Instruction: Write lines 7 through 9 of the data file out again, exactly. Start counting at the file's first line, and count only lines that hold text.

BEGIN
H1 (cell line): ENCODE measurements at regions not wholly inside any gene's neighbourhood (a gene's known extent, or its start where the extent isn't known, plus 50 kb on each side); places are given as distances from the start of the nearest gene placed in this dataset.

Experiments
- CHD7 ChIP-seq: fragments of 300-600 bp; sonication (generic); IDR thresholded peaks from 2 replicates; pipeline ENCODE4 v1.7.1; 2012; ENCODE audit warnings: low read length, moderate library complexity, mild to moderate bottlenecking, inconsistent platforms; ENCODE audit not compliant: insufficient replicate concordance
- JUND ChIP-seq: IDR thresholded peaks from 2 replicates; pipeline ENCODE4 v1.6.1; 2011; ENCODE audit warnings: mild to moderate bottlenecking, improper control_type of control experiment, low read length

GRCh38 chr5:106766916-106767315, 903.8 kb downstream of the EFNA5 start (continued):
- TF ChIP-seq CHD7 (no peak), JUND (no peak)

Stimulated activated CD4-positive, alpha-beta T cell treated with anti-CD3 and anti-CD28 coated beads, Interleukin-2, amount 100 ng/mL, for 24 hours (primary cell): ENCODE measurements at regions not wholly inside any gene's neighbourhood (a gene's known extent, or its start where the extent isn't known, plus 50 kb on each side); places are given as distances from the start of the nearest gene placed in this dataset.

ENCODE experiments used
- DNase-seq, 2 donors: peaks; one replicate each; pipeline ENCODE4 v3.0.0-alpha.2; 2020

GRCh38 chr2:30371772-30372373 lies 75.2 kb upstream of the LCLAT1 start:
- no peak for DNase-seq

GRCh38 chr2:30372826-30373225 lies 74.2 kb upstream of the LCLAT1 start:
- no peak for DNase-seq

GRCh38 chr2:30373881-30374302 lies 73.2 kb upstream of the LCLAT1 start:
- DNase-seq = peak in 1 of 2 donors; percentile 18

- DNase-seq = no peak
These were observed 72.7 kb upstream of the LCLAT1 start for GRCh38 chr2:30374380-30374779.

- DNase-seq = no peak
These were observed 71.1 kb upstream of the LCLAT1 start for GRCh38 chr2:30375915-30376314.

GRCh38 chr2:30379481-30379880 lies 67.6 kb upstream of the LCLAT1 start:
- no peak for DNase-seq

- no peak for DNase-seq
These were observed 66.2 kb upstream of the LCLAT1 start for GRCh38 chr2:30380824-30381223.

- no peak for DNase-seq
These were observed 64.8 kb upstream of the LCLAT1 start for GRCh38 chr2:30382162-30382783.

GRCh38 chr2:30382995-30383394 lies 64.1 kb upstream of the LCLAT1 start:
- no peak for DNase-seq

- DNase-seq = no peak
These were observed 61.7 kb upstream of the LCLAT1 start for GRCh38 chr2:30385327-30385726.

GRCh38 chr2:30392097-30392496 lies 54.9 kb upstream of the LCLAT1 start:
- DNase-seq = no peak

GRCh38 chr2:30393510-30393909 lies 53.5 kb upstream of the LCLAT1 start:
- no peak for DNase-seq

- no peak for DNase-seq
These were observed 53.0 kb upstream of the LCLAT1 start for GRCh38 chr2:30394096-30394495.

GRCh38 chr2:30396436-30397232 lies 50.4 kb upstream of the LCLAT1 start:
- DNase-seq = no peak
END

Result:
Stimulated activated CD4-positive, alpha-beta T cell treated with anti-CD3 and anti-CD28 coated beads, Interleukin-2, amount 100 ng/mL, for 24 hours (primary cell): ENCODE measurements at regions not wholly inside any gene's neighbourhood (a gene's known extent, or its start where the extent isn't known, plus 50 kb on each side); places are given as distances from the start of the nearest gene placed in this dataset.

ENCODE experiments used
- DNase-seq, 2 donors: peaks; one replicate each; pipeline ENCODE4 v3.0.0-alpha.2; 2020